The DiRT series has had a bit of trouble settling on an identity, with DiRT Rally being the pure rally sim and DiRT 4 trying to juggle more forgiving rallying and a bunch of other stuff on the side. Then came DiRT Rally 2.0 which again focused on delivering a realistic rally experience. But now it seems like Codemasters might be settling into a rhythm because DiRT 5 is on the opposite end of the spectrum from DiRT 2.0. The colours are vibrant, the music is loud and the focus is on jumps, bumps and wheel-to-wheel racing. DiRT Rally can stick with hardcore action, while the DiRT games can aim for the more casual fans. With around a month until launch, Codemasters offered me a preview build of their newest DiRT 5 mode: Playgrounds, a place where you can make your own events and share them with the world.
At the moment there are three types of events you can make. Gate Crasher is about driving through checkpoints, so it’s perfect for making a straight race course, although you can make a nice, open map with obstacles and let players try to figure out the fastest route through all the gates. Block Smasher is pretty much what it sounds like – smash the blocks, score points, win. Hit a penalty block and you have to live the rest of your life with the knowledge that you’re a terrible driver. Finally, Gymkhana is back and is all about scoring points by doing stuff like donuts, drifting through gates and pulling off sick jumps while yelling, “cowabunga, dudes!” No? Just me?
Unsurprisingly, when I first logged in the user-created content was mostly supplied by Codemasters employees who have been fiddling with Playgrounds for ages and know what they are doing. Every track you make is contained within an arena, so the Codemasters levels were a crash course in how to use verticality, jumps and serpentine layouts to create flowing, complex courses in which I could crash my car repeatedly before rage quitting.
Piecing everything together is simply a case of snapping things into place, although you can choose to disable snapping for a finer degree of control, if you prefer. If you’ve ever played the Tony Hawk games or the Skate series, it feels instantly familiar. You can cobble something together in 10 or 15 minutes, if you like.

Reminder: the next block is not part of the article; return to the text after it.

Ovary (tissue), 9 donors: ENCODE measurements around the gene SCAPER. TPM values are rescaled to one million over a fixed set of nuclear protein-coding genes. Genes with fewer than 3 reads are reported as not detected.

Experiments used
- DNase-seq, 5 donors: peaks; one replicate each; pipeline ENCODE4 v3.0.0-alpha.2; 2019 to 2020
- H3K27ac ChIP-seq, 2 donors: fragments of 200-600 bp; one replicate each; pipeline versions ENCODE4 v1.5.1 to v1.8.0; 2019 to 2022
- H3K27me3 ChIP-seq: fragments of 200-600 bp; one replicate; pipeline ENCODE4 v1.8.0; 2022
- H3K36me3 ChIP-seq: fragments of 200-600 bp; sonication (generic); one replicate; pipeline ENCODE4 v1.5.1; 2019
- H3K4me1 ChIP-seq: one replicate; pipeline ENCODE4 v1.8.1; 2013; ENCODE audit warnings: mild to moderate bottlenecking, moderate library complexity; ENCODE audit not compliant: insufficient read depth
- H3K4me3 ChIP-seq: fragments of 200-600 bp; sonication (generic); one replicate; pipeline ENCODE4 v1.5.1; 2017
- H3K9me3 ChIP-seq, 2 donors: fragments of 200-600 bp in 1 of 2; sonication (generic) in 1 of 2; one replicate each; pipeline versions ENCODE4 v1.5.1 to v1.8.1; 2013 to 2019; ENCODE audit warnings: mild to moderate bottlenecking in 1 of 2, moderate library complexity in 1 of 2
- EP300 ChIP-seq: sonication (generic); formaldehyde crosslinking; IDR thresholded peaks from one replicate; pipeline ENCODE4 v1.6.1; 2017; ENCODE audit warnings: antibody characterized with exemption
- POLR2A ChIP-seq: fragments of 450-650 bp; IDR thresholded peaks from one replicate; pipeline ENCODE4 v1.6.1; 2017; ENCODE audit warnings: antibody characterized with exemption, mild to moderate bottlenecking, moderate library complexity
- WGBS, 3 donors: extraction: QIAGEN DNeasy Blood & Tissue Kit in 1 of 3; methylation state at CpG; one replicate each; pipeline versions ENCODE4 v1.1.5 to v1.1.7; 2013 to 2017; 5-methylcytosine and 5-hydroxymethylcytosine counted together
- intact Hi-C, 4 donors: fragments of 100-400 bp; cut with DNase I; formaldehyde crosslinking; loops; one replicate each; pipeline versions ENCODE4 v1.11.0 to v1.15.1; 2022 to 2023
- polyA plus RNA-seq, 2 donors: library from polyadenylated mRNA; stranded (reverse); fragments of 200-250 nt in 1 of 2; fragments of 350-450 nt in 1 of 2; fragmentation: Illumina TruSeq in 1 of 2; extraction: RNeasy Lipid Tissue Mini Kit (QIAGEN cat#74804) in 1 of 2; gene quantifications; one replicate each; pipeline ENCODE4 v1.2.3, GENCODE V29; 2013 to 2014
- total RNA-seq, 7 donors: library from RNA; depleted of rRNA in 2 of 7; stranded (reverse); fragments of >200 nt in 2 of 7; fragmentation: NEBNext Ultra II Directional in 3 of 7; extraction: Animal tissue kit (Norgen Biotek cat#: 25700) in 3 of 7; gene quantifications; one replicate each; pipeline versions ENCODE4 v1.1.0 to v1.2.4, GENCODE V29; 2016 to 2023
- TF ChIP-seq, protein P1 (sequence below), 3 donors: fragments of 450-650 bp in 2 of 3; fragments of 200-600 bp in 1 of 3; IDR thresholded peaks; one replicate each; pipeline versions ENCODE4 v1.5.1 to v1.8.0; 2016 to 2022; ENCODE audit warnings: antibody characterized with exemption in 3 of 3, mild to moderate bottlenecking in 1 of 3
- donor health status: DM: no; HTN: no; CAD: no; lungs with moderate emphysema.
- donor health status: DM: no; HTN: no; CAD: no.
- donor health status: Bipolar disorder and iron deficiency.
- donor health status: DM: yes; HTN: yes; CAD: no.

According to Codemasters the selection of items I got to play around with is pretty close to what the game is going to launch with. There are basic dirt and tarmac platforms, banked corners and simple ramps, along things like tyre barriers so that you can coral enthusiastic players who have yet to learn about the concept of braking. You also get a few corkscrews, pre-made hairpin bends and some Gymkhana setups, too. Or you can get a little more flashy by popping down a ring of fire or a couple of buses to jump over.
Right now, my one complaint would be that most of the premade stuff leans heavily toward squarish designs. If you want flowing curves you have to grab something like a little concrete barrier and patiently pop it down over and over. And no matter how hard you work, the levels you create never manage to look professional or even cohesive. Even some basic options for playing around with colours could help players bring everything together.
Likewise, I’d like some more flexibility in object placement. You can’t sink things into the ground or place stuff on top of other things in Playgrounds current form. Nor can you do something like take the premade hairpin and tilt to create a banked hairpin that reaches into the sky.
With your masterpiece (or disaster) finished it’s simply a case of hitting the upload button and then validating the event by completing it, just to ensure that you aren’t uploading something where the finish line is sitting on top of a skyscraper. Players are then free to check out your creation and give it a thumbs up or a thumbs down. I’m pleased to say that even in this early preview build levels load in nice and quick on PC, making browsing for something good a doddle.
Whatever vehicle you opted to validate the track with is the exact one that everyone has to use in order to keep the leaderboards fair. For this build only a couple of cars, trucks and buggies were available, but it did let me get to grips with DiRT 5’s handling model which is considerably more forgiving than Dirt 2.0. Cars can be slid around with relative ease, and smacking into walls doesn’t equal totalling your ride. With just over a month until launch, though, it’s hard to say how the handling will be tweaked.
Overall, Playgrounds is a fun new addition and I’m eager to see what madness the community can create in DiRT 5. I do have concerns over the longevity of the mode, though – will it have enough depth in its simple tools to keep people coming back in the same way that other editors do? Will we see some creative brilliance, or will the editor not allow for it? When you look at the editor in the Trials series it’s amazing what people have managed to do with it. If DiRT 5 could come close to that, then Codemasters will have a real hit on their hands. The key to that potential success will be continuing to support Playgrounds with new items and modes so that the community can flex their creative muscles. With that strong support in place, Playgrounds could end up being the beating heart of DiRT 5.